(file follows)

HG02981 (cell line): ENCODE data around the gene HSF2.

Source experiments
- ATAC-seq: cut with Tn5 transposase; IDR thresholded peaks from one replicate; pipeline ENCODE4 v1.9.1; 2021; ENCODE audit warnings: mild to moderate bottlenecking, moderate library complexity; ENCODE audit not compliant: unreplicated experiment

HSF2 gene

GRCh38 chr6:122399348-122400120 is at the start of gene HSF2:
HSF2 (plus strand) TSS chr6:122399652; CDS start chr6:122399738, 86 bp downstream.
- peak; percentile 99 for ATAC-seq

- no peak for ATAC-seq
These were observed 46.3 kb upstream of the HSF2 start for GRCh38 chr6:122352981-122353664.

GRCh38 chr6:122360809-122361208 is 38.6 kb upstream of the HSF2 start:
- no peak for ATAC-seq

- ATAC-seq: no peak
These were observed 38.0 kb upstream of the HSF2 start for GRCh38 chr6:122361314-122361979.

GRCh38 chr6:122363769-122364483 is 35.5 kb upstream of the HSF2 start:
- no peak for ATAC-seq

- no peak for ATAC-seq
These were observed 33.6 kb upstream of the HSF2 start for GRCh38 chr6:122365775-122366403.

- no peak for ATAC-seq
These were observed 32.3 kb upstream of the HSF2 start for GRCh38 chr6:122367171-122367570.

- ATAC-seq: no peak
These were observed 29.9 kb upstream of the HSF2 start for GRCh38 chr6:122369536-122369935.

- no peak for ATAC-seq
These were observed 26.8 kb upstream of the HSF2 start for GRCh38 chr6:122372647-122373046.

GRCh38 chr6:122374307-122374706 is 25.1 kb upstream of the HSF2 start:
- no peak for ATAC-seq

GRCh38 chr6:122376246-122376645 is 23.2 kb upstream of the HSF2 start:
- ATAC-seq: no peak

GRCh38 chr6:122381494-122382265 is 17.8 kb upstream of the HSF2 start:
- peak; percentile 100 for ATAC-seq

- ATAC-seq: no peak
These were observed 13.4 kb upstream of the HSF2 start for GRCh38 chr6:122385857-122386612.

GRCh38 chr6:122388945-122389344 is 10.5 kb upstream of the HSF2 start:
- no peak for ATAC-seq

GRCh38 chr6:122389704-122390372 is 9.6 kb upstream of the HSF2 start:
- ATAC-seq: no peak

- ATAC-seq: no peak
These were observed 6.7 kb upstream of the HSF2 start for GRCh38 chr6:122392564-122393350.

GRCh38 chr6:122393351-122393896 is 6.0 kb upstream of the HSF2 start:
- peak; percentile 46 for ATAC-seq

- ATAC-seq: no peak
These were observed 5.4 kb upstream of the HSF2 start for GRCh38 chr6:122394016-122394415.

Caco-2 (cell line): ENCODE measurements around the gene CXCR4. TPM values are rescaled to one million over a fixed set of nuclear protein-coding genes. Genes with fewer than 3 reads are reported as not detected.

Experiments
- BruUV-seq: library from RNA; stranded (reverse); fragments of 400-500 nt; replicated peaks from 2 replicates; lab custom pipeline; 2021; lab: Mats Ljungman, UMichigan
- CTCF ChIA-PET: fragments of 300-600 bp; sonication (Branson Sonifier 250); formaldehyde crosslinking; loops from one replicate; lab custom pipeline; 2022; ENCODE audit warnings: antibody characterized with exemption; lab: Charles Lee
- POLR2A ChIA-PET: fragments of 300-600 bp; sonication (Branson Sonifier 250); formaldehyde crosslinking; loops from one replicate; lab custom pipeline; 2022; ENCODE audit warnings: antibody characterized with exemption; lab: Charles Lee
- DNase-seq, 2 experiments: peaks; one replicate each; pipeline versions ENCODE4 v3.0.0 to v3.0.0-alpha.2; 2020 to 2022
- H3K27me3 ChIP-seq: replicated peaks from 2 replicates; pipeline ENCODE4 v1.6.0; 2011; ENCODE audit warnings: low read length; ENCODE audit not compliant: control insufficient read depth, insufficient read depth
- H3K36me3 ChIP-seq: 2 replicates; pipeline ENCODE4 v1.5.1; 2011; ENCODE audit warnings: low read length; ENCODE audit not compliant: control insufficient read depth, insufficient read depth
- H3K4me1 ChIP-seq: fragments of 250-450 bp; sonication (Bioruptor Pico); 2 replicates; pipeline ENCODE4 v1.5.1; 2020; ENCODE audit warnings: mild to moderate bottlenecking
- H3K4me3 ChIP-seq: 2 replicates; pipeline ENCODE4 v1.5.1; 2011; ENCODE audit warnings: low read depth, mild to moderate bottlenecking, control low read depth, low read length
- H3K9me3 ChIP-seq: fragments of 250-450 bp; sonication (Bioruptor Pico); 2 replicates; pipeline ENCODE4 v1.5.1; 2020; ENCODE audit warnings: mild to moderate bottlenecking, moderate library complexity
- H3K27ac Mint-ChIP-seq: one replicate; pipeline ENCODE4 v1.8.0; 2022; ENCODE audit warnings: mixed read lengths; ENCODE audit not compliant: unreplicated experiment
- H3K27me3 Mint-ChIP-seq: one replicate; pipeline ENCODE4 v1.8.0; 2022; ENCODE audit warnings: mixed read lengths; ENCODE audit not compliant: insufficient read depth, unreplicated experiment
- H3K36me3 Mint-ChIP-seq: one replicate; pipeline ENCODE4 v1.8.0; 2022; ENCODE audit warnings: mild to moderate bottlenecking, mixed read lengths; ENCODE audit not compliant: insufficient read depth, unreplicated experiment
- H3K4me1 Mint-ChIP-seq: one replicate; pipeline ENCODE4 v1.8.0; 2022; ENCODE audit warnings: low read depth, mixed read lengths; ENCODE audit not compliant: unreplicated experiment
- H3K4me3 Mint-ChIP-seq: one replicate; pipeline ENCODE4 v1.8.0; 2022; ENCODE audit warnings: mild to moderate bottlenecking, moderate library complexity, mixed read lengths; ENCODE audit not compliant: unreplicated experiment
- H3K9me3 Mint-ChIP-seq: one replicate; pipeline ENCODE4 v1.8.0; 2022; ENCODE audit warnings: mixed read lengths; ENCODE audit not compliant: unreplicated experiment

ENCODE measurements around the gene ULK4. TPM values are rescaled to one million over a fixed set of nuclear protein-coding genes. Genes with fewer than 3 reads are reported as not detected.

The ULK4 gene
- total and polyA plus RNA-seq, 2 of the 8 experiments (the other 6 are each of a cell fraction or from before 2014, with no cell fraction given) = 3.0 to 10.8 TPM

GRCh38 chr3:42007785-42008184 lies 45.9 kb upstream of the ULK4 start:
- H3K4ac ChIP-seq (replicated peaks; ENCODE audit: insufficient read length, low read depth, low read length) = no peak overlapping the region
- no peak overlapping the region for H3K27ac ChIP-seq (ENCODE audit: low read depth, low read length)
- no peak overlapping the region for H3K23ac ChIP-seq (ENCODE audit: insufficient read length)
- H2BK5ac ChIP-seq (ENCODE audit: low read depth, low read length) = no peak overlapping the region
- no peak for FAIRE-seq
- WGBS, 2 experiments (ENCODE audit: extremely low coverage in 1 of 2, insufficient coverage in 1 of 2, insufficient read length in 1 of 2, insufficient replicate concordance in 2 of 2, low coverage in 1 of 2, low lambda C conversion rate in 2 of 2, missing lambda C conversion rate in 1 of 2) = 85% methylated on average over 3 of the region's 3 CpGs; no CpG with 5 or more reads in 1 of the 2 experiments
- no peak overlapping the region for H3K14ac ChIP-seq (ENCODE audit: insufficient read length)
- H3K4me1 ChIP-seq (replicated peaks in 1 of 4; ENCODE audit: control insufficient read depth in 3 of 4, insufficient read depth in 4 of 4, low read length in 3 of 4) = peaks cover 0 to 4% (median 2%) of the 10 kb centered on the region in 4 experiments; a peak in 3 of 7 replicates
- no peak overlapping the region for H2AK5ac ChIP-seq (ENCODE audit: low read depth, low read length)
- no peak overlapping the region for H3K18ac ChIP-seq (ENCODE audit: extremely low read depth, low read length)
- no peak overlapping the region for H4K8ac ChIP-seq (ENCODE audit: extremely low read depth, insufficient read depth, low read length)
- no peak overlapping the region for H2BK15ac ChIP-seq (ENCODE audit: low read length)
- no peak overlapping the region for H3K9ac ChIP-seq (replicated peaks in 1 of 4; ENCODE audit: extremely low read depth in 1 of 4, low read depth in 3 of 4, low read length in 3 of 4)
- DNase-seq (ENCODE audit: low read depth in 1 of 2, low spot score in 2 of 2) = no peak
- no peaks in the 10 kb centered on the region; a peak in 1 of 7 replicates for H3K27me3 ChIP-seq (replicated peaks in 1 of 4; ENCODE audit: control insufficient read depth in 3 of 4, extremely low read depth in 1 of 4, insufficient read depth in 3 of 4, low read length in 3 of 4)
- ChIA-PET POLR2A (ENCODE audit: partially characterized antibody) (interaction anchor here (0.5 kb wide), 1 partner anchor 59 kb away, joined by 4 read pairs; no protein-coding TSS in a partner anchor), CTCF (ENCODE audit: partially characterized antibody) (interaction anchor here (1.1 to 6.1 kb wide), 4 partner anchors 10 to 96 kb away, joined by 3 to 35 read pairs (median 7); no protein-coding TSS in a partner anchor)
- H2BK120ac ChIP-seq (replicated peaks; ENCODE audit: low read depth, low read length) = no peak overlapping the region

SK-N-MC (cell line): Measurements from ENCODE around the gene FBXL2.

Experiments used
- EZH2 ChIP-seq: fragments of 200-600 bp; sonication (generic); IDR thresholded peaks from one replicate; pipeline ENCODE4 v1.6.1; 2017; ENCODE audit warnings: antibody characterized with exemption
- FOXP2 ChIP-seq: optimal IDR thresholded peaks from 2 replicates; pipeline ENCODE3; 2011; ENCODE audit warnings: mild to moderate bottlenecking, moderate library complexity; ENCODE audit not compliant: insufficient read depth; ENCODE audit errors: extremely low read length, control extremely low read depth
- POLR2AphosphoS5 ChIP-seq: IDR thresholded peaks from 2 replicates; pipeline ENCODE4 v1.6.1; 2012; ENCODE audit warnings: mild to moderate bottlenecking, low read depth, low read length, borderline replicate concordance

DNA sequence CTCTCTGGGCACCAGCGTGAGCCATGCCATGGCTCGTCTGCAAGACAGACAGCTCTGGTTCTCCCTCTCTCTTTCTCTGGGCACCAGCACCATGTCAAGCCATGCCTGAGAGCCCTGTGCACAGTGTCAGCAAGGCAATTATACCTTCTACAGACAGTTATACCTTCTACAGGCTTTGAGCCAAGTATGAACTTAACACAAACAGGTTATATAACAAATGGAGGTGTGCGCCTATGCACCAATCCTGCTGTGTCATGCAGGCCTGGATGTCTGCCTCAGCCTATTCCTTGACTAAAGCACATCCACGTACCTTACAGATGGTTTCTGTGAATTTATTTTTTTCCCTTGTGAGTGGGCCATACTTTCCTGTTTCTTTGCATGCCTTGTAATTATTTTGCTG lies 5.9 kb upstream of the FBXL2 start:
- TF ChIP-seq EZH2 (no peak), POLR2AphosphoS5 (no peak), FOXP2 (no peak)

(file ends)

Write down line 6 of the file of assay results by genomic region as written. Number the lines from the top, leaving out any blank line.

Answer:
HSF2 (plus strand) TSS chr6:122399652; CDS start chr6:122399738, 86 bp downstream.